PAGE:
Storylines that deserve more attention
1) There's something strange about the Redskins' skill-position players practicing with coach Jay Gruden's brother Jon in Florida. This would seem strange even if you ignored the fact Jon works for ESPN and is betting Benjamins with Terrelle Pryor on 20-foot putts at a nearby golf course, according to ... ESPN. The Grudens essentially have created a work-around for the offseason rules limiting coach and player contact. Next April, keep an eye on Mike Shanahan's passing camp for the 49ers.
2) Kawann Short's new contract in Carolina will pay him $40 million over the next two seasons. That's more cash than nearly every quarterback in football will make over that span, including Aaron Rodgers. Expect some market-adjusting upgrades for top-shelf signal-callers like Rodgers as training camp approaches.
4) Bucs defensive tackle Gerald McCoy, by any measure a huge success as the No. 3 overall pick of the 2010 draft, had some surprising words when he met the media Monday. Spurred on by three separate conversations he had at the Pro Bowl in January, McCoy took ownership of not doing enough over the last seven seasons.
"The gist of what it is -- I haven't done enough to lead this team. It's as simple as that," McCoy said via Pewter Report.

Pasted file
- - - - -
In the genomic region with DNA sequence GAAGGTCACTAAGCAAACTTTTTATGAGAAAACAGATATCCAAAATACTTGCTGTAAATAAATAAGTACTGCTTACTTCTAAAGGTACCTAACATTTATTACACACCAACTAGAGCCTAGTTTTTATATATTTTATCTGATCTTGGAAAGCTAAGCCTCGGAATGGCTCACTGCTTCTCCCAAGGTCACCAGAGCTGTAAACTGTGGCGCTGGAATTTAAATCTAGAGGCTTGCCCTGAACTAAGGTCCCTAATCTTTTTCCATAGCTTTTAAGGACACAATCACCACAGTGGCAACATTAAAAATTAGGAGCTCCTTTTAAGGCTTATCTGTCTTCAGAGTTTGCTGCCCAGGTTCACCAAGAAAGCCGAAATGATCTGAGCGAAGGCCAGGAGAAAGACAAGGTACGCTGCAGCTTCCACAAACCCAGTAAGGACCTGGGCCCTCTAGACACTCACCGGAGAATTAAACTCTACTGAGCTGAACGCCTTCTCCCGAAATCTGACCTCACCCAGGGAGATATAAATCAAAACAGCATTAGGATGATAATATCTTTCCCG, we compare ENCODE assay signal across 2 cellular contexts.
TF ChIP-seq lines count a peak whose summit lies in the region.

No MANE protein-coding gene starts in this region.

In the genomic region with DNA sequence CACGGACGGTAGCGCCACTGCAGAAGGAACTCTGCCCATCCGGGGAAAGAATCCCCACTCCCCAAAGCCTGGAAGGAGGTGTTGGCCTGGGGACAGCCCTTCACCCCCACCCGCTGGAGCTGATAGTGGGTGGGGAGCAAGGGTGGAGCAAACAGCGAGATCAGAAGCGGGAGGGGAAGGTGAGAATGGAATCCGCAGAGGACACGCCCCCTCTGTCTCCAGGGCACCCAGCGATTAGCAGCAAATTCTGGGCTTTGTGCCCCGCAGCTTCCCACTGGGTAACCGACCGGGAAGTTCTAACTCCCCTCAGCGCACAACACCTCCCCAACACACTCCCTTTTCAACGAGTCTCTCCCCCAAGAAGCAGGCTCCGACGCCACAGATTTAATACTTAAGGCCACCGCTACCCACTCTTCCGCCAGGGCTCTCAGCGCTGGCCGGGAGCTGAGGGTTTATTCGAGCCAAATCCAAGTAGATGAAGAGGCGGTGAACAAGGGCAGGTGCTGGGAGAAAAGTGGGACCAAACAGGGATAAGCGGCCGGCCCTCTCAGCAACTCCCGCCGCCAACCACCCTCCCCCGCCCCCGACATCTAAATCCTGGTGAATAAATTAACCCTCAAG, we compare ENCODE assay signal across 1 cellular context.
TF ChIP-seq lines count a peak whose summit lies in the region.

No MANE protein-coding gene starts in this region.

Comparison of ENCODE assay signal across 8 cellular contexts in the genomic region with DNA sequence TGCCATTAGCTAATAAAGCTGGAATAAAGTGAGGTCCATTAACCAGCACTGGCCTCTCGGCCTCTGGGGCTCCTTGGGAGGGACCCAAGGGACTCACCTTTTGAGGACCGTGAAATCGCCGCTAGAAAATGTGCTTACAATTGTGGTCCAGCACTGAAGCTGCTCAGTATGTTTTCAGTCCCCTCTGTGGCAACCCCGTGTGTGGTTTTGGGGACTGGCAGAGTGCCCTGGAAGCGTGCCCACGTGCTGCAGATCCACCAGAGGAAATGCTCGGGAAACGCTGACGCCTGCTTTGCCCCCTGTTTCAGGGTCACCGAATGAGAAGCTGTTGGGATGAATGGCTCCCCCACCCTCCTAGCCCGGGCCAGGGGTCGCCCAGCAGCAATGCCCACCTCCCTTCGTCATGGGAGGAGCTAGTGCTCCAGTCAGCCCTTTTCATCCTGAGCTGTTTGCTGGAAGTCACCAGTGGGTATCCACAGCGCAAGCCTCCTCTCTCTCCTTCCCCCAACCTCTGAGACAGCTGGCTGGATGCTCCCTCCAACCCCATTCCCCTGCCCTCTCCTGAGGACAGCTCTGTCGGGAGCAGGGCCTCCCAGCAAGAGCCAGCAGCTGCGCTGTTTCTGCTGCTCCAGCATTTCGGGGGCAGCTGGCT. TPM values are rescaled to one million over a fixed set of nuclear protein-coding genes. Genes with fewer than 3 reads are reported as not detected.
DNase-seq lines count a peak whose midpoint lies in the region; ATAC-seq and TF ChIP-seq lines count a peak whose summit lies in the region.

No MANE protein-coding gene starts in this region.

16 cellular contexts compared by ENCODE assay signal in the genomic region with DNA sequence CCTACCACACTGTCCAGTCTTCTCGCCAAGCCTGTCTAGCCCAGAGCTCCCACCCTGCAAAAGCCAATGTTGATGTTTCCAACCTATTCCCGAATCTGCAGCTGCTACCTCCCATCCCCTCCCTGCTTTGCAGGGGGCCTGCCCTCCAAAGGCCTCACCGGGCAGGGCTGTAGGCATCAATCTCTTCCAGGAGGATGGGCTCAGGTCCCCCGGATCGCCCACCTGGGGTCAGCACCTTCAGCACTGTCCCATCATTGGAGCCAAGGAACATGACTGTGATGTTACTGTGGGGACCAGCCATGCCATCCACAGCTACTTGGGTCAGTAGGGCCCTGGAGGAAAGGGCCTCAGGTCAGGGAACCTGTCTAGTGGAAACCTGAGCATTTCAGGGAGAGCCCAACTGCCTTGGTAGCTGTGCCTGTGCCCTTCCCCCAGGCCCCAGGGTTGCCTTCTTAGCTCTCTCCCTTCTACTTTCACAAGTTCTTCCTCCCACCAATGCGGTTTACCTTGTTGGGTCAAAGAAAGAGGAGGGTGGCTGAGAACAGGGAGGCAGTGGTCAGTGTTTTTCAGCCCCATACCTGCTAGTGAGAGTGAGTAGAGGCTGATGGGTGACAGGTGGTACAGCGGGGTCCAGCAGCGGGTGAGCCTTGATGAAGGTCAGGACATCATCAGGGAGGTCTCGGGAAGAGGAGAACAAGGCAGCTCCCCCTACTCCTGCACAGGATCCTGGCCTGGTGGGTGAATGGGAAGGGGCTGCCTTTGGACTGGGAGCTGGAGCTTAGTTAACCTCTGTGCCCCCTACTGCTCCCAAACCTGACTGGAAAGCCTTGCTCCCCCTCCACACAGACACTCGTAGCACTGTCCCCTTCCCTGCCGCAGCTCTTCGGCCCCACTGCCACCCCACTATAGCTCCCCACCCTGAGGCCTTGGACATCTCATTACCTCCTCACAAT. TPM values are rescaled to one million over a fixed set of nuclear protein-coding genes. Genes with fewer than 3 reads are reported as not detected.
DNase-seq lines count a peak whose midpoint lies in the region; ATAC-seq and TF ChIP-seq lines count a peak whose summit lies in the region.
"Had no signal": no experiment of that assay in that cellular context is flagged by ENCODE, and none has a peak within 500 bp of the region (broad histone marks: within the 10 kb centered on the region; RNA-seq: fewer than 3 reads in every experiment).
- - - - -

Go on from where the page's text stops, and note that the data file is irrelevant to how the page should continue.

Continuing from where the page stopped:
Consistently disruptive, McCoy admonished himself for not doing more, especially in the fourth quarter of games.
"It wasn't even about my play. It was just about me as a man and as a leader, and what I need to do moving forward. It hit home to the point where I re-evaluated myself and my whole career up to that point. It wasn't devastating, but it was a reality check."
McCoy said his approach to "everything" -- from media to workouts to practice -- will be different. This has offseason trope written all over it, but it's worth keeping a closer eye on No. 93 in Tampa this season.
I've always thought McCoy had a Defensive Player of the Year season in him and it's not necessarily too late. In some ways, his career can be explained by the difference of being a Pro Bowler and being a first-time All-Pro. He's gone to the Pro Bowl five times, but only made first-team All-Pro once, in 2013.